Zibby: Do you know the author Jane Green? Have your paths crossed at all?

Ella: No. I know who she is, but I’ve never met her.

Zibby: I want to connect you. I feel like she’ll adopt you.

Ella: I’d love that.

Zibby: I feel like you guys need to meet and do an event or something.

Ella: That would be wonderful.

Zibby: I’ll connect you. I’ll get your email or something from your publicist. I’ll connect you two.

Ella: Thank you so much. I really appreciate that. Being in London with the US book deal, I feel a bit like I’ve sort of missed that connecting with other authors. On Instagram, I speak to a few. Everyone’s been very supportive. I’d love to go for a coffee with people. I need to get better at reaching out here.

Zibby: She’s based here now, but she goes there. Anyway, I should stop talking about her.

Ella: We’ll figure it out.

Zibby: You’ll figure it out. When you’re not writing, are you still into the whole fashion stuff that you had originally been into with importing — what do you like to do when you’re not doing all this work stuff?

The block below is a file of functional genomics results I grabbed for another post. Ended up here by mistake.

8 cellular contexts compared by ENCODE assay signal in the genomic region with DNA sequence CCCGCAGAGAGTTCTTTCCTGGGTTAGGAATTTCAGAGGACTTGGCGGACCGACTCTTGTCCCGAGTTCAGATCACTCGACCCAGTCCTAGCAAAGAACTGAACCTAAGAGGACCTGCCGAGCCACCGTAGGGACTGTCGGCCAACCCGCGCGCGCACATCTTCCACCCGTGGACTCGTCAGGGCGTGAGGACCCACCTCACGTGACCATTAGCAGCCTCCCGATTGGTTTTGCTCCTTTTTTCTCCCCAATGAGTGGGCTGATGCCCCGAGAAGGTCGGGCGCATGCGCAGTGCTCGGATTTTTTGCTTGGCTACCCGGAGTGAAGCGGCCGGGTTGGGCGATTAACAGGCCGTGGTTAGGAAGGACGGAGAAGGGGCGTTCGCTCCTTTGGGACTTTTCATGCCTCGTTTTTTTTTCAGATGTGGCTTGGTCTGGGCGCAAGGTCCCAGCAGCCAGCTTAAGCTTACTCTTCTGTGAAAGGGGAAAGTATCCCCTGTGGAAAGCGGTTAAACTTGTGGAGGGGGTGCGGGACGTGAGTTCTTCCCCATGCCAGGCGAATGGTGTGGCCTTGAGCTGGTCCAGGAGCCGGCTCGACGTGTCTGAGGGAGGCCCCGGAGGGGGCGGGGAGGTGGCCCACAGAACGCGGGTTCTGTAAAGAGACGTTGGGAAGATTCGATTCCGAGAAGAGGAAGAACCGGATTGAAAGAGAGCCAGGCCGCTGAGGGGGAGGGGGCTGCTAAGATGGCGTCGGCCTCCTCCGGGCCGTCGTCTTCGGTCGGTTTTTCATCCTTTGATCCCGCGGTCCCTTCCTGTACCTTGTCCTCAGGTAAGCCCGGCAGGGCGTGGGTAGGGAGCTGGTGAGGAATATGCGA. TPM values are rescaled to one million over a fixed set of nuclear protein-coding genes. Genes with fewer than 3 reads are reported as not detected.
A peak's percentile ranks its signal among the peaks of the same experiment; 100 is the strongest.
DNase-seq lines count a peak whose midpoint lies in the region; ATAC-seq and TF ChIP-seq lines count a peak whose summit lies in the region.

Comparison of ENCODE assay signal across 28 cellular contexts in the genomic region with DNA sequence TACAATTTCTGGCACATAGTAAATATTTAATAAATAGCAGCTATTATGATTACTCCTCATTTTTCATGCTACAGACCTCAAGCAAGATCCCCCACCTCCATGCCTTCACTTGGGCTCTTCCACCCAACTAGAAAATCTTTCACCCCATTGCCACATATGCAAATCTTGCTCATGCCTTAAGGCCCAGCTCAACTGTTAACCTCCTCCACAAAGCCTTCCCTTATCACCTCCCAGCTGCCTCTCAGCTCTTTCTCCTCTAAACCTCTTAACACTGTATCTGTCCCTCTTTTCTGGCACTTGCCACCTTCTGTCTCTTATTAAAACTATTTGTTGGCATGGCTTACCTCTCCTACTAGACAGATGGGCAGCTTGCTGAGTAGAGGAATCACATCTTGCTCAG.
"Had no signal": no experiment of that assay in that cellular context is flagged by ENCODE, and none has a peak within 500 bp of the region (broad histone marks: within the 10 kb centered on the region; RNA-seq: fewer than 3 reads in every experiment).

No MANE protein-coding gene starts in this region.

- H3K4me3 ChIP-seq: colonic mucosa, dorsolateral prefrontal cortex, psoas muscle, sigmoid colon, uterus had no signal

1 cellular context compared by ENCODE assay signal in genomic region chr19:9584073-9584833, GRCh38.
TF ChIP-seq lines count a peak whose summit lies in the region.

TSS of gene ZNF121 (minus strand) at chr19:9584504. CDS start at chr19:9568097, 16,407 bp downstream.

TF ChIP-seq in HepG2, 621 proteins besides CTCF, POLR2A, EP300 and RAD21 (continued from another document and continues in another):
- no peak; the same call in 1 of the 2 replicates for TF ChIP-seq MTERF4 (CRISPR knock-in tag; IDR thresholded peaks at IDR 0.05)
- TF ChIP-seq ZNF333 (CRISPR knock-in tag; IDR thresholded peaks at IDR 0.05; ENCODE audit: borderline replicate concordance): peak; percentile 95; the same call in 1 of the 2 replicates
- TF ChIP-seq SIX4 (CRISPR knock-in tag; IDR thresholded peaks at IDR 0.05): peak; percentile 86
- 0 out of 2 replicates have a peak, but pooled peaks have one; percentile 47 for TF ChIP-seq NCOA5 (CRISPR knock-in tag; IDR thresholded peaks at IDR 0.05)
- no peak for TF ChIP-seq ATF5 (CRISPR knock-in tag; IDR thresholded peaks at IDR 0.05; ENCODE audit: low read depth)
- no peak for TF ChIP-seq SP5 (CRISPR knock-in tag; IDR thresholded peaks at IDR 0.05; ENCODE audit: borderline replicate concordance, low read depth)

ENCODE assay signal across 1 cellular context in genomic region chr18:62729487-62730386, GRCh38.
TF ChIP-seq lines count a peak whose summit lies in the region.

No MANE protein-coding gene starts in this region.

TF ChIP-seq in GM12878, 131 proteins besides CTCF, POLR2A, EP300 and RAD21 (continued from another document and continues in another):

Ella: That is a very good question. I still have the online company with my sister. It’s more of a passion of ours now than a job, if that makes sense. I like traveling a lot. This book’s set in Malibu, the Greek islands, and the Salton Sea. I love traveling with my husband. I’m obsessed with my dog. He’s ten years old. He’s a hundred percent angel. We go on lots of walks in and get coffees and meet friends. I’m trying to pick French back up, so I’m looking to do that. I’ve just started doing ballet classes. Can you tell that I realized I had no hobbies at the end of the ? I was suddenly like, wait, hold on, I don’t have a single hobby that isn’t writing or reading related. French, ballet, and what else was I going to do? I think that’s it for now.

Zibby: That’s amazing. That’s great. Good for you. A lot of people realize they have no hobbies, and then they’re just like, oh, well.

Ella: I know. While I have time, I thought, may as well.